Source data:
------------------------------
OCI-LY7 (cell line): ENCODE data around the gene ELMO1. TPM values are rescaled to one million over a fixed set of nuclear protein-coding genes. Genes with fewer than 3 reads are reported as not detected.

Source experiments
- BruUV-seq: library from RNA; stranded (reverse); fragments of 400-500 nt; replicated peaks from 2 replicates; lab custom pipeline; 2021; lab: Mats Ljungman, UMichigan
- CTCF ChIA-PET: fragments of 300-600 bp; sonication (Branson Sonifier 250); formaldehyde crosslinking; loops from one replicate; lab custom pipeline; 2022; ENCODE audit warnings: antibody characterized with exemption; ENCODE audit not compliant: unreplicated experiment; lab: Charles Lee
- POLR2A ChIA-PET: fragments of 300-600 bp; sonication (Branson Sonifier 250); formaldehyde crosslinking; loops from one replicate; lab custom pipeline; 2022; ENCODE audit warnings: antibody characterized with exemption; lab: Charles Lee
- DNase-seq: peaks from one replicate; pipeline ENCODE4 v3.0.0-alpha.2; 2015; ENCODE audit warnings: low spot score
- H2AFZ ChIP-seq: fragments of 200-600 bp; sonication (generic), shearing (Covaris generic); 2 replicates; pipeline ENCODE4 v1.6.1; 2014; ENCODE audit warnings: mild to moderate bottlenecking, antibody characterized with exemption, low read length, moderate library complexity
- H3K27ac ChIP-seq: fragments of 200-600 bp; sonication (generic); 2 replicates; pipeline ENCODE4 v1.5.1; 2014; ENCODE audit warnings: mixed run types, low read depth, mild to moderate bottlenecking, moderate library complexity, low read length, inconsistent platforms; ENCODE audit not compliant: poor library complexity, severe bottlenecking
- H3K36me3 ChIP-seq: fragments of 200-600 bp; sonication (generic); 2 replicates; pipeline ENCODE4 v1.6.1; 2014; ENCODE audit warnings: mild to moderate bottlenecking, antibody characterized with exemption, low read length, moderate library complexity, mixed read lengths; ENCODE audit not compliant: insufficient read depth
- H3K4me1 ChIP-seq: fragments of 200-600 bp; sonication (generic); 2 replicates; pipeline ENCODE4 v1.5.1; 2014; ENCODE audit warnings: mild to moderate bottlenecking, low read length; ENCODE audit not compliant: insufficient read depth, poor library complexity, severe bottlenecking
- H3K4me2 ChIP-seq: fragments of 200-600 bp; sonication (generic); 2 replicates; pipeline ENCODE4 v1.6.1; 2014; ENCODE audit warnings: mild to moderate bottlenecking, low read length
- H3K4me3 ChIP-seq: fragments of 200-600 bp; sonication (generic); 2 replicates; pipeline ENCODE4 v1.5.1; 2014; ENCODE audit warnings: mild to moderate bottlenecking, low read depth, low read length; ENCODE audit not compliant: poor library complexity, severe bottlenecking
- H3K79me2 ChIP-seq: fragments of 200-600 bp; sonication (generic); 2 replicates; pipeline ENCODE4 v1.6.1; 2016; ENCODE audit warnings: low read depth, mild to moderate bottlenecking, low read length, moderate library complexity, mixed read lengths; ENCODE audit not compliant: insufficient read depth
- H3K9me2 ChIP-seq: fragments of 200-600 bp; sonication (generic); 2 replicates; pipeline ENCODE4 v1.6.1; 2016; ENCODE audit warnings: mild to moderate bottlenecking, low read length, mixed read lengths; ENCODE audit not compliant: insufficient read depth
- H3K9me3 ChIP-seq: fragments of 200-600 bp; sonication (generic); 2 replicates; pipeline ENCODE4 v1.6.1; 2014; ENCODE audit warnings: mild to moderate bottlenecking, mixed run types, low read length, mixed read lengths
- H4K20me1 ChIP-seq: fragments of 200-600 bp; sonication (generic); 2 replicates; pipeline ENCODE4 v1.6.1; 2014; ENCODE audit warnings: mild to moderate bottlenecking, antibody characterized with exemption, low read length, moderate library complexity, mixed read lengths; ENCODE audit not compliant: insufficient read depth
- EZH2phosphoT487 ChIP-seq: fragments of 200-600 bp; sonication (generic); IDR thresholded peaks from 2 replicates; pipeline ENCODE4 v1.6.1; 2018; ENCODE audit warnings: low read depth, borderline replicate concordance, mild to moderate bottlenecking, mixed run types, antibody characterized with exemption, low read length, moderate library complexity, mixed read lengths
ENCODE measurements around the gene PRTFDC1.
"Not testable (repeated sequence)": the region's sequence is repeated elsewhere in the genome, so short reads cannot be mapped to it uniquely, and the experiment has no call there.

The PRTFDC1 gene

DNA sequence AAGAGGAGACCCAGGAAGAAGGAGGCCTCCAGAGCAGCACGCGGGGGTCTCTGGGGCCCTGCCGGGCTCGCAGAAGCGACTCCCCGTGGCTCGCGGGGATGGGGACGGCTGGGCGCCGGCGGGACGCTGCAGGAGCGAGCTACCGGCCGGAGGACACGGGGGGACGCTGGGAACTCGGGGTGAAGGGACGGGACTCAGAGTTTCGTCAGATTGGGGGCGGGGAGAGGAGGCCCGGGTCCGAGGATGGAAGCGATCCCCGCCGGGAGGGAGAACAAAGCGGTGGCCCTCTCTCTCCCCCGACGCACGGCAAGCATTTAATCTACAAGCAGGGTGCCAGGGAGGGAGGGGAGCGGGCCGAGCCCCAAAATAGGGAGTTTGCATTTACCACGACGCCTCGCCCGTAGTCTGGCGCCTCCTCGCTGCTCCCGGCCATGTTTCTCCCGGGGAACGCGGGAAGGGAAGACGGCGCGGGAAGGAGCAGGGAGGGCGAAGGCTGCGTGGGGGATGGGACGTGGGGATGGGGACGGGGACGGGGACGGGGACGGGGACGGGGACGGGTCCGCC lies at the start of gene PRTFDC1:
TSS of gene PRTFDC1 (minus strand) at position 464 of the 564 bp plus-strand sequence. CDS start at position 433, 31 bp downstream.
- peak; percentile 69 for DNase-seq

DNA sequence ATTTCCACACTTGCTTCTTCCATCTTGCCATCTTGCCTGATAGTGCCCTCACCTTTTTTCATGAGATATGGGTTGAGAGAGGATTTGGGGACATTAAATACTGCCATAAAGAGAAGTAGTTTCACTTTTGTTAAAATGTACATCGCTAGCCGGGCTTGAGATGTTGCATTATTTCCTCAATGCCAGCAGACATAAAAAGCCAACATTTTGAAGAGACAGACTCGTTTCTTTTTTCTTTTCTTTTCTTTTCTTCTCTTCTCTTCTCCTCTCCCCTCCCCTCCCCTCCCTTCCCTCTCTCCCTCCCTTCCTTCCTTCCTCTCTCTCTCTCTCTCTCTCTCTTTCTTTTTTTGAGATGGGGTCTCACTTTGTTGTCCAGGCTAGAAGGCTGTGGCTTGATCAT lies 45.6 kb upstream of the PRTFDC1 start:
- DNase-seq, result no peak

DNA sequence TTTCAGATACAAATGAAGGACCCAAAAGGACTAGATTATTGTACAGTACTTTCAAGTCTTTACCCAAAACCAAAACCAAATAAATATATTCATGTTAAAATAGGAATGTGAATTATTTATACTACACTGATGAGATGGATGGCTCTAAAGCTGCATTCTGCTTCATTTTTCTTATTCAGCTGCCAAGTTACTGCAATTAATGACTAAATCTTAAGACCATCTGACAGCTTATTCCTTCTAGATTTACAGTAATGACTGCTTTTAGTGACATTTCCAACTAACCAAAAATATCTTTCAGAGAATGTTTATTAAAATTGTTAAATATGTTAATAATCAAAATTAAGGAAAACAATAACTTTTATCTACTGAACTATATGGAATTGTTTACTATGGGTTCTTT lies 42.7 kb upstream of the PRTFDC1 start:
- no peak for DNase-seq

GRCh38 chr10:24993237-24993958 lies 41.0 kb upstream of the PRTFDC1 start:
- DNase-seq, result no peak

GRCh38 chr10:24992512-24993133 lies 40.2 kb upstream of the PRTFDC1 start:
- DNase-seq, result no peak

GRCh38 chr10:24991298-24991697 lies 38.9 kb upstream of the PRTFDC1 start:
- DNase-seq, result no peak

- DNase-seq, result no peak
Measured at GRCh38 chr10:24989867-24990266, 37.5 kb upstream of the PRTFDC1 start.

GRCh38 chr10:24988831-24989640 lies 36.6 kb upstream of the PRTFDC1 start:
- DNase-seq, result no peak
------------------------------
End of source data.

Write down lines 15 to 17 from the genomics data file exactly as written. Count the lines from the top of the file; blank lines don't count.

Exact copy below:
- H3K9me3 ChIP-seq: fragments of 200-600 bp; sonication (generic); 2 replicates; pipeline ENCODE4 v1.6.1; 2014; ENCODE audit warnings: mild to moderate bottlenecking, mixed run types, low read length, mixed read lengths
- H4K20me1 ChIP-seq: fragments of 200-600 bp; sonication (generic); 2 replicates; pipeline ENCODE4 v1.6.1; 2014; ENCODE audit warnings: mild to moderate bottlenecking, antibody characterized with exemption, low read length, moderate library complexity, mixed read lengths; ENCODE audit not compliant: insufficient read depth
- EZH2phosphoT487 ChIP-seq: fragments of 200-600 bp; sonication (generic); IDR thresholded peaks from 2 replicates; pipeline ENCODE4 v1.6.1; 2018; ENCODE audit warnings: low read depth, borderline replicate concordance, mild to moderate bottlenecking, mixed run types, antibody characterized with exemption, low read length, moderate library complexity, mixed read lengths